10up, much like Automattic, is a distributed organization of talented individuals located all around the world, choosing to meet in the midst of the internet chaos to create amazing things together. (Their distributed work environments are so similar, I didn’t even need to change payroll providers when I made the change.) There are hundreds of employees now, all working from home offices, coffee houses, planes, trains, automobiles… anywhere internet access allows. I’m curious who will be the first to push code from space, or a submarine, or some kind of dirigible. The sky isn’t even the limit anymore when you work in a distributed environment; the limit is you.

For all of the clearly amazing perks, make no mistake, this style and environment is not for everyone. There is an enormous learning curve, and working alone for years at a time, collaborating with people you rarely (if ever) see in the physical universe around you, undoubtedly comes with associated costs that are not made obvious until you’re already (feeling) committed to the cause.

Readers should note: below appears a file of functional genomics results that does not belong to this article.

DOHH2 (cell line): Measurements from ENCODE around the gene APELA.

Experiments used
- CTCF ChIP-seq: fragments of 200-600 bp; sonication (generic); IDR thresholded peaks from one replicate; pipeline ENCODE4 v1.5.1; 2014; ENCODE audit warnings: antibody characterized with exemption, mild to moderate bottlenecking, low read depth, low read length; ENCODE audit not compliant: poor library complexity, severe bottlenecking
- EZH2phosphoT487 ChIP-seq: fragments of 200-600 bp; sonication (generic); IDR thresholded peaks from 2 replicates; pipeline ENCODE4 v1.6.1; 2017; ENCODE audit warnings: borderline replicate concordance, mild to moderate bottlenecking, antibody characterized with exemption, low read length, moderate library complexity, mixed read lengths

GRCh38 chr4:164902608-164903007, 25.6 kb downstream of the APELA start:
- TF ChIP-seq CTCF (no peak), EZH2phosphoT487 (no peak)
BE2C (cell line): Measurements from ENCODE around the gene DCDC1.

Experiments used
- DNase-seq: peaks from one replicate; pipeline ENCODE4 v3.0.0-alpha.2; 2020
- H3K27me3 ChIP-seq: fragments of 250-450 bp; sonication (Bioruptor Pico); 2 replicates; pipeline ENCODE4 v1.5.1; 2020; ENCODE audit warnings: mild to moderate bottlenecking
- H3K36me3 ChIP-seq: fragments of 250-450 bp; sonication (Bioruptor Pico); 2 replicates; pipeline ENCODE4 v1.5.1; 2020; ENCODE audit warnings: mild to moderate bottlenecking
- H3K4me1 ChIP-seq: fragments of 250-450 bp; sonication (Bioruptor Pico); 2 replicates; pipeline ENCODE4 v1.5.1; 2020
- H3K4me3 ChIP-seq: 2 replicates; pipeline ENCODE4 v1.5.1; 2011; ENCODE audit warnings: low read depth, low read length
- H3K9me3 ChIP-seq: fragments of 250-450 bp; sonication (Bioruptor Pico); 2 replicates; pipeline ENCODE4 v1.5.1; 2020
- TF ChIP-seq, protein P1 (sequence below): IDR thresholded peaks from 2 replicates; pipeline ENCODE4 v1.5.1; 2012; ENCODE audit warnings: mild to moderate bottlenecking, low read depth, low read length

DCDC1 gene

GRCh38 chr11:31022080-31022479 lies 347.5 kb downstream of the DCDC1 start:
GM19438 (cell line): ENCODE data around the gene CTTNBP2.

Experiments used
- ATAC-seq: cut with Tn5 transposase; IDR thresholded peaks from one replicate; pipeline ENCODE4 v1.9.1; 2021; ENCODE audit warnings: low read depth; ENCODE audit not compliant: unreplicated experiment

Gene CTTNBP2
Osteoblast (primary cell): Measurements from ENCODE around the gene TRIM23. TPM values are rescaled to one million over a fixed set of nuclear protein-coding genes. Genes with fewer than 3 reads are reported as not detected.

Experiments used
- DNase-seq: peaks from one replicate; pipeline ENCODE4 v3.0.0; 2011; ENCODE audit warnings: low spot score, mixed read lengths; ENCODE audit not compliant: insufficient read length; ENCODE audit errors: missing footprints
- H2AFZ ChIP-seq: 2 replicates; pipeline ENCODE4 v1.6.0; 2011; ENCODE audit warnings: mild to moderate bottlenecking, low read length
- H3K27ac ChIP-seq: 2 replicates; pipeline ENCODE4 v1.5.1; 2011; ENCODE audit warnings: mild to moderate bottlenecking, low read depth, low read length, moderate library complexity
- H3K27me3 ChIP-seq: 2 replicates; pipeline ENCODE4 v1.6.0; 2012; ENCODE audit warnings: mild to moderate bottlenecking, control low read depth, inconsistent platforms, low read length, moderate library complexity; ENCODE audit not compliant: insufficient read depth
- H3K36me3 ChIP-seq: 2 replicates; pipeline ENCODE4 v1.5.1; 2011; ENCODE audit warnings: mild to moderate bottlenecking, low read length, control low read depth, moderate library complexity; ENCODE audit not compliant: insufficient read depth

When I started at Automattic I already knew what it meant to communicate effectively online; I’ve been doing it since around 1994 through AOL chat rooms, IRC channels, and SourceForge. Still, I didn’t truly appreciate what 100+ people across 100+ internally networked sites (used for managing projects and initiatives) would look like. The fury of activity, the fomo, the persistent connection & constant availability; it’s a lifestyle change not just for you and your career, but your family, friends, pets, etc…

You start carrying your laptop with you to dinner, because if something under your umbrella gets wet, you’re responsible for wiping up the mess. You meticulously configure notifications on your several devices to only alert you to the things you can directly impact and control. You stay up later, wake up later, pull a few all nighters; it’s exhilarating and rewarding and incredibly easy to slide into and painfully difficult to come out of. Maybe you get paired up with someone with different work habits than you, or are asked to work on a project you’re not passionate about. It’s not all WordPress all the time; it’s a job, where someone is paying you to do whatever needs doing, even if it’s not what you signed up for originally.